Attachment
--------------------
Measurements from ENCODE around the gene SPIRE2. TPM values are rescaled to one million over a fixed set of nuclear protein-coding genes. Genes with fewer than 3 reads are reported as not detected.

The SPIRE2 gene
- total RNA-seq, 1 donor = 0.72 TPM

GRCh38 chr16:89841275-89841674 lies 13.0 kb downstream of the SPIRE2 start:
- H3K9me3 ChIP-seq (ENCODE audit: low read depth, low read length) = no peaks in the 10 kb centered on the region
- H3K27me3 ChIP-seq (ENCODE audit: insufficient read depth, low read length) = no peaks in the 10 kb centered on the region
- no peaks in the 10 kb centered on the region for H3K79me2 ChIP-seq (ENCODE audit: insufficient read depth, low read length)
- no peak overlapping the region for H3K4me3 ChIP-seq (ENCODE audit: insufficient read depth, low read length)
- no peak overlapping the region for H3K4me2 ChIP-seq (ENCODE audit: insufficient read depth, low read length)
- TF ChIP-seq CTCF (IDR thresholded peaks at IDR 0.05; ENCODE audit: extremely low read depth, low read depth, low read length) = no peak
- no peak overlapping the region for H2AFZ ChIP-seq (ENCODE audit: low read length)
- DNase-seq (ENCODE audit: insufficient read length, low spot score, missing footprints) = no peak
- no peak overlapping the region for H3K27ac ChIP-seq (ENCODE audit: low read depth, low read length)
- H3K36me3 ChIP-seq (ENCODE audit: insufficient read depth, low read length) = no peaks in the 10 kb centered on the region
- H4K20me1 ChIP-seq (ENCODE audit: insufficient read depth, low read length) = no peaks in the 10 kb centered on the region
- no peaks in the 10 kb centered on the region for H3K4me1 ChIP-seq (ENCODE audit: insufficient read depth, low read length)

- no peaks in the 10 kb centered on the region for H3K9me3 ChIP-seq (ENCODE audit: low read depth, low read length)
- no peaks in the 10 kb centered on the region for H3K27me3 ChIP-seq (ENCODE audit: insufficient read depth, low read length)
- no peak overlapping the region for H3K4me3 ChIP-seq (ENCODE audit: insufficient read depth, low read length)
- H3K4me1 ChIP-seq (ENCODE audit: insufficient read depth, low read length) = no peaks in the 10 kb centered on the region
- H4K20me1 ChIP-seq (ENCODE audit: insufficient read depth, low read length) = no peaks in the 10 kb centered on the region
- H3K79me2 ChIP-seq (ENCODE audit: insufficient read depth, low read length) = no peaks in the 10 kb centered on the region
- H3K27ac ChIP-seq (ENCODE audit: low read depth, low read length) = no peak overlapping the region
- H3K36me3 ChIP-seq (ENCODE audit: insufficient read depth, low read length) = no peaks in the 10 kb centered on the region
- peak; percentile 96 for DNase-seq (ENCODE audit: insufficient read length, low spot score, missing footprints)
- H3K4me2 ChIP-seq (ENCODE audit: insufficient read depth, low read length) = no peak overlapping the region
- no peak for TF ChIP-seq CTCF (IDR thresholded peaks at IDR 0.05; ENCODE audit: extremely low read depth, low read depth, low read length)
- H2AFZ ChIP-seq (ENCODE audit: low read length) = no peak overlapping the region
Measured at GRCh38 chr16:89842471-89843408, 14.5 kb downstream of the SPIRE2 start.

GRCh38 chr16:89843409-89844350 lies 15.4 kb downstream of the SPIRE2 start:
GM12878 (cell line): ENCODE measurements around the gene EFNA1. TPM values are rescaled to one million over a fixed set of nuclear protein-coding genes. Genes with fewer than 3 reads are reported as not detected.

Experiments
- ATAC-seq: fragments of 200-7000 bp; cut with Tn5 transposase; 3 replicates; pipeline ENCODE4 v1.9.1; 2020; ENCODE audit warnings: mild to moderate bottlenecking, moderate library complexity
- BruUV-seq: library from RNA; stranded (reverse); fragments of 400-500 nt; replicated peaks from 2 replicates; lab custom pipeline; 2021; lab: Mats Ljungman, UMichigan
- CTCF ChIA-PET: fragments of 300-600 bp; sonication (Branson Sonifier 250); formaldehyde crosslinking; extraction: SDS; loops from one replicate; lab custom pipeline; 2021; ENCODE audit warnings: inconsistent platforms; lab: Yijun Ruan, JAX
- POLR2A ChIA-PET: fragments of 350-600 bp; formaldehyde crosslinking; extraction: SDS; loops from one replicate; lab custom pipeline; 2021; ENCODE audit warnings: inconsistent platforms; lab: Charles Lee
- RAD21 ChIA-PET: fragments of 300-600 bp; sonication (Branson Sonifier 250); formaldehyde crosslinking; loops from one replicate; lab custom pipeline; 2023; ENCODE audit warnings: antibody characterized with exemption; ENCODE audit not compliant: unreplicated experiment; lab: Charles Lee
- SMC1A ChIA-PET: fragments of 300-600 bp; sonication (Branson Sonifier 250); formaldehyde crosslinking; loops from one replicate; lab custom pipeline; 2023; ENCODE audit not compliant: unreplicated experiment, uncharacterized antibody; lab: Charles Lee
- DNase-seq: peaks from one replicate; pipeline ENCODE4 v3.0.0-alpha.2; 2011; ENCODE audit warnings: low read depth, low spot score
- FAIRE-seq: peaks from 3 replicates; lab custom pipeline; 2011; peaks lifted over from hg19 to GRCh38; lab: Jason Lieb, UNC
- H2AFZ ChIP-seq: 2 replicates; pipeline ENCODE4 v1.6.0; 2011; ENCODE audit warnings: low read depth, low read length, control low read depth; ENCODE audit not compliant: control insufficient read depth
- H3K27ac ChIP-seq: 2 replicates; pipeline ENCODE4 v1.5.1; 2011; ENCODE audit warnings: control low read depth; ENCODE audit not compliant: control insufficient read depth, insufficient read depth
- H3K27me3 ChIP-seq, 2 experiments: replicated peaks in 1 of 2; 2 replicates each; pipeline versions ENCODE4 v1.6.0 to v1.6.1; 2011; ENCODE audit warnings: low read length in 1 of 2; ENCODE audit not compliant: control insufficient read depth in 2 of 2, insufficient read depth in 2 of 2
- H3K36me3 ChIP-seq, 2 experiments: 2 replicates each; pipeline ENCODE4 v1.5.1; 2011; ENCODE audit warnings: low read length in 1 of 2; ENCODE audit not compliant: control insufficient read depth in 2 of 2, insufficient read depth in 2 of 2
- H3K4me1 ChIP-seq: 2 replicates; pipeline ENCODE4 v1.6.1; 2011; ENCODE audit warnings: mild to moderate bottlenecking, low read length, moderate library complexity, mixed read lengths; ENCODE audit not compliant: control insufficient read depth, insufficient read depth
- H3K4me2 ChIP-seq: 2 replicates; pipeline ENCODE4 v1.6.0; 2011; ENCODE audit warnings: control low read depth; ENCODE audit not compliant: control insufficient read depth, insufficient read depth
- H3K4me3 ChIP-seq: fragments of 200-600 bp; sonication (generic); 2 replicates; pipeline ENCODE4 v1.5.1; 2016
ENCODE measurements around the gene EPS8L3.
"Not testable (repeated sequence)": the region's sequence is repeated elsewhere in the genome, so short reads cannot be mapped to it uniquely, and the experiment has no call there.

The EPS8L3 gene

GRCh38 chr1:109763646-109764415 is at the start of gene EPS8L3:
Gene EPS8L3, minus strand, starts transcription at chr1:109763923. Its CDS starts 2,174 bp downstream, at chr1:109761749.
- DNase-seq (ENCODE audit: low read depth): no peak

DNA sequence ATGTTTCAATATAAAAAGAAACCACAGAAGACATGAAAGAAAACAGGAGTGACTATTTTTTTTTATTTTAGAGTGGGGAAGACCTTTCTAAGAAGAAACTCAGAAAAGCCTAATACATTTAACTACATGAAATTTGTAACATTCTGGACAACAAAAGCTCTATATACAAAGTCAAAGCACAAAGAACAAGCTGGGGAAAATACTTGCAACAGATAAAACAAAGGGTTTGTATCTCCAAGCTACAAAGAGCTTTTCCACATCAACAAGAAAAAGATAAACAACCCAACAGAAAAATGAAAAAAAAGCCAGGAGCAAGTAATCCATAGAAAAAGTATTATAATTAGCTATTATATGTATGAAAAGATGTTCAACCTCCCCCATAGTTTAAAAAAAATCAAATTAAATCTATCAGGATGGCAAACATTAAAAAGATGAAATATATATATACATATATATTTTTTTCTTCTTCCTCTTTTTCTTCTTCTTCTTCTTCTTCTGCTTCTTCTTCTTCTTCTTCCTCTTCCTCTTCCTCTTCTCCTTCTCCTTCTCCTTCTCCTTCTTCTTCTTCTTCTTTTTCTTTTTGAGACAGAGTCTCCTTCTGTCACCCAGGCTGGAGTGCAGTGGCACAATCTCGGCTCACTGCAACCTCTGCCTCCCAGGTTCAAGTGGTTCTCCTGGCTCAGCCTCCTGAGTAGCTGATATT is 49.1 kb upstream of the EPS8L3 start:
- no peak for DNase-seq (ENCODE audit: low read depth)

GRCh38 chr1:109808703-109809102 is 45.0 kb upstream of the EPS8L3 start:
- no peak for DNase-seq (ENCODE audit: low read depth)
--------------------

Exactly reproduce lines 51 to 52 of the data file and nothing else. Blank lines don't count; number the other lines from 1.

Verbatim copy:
GRCh38 chr1:109763646-109764415 is at the start of gene EPS8L3:
Gene EPS8L3, minus strand, starts transcription at chr1:109763923. Its CDS starts 2,174 bp downstream, at chr1:109761749.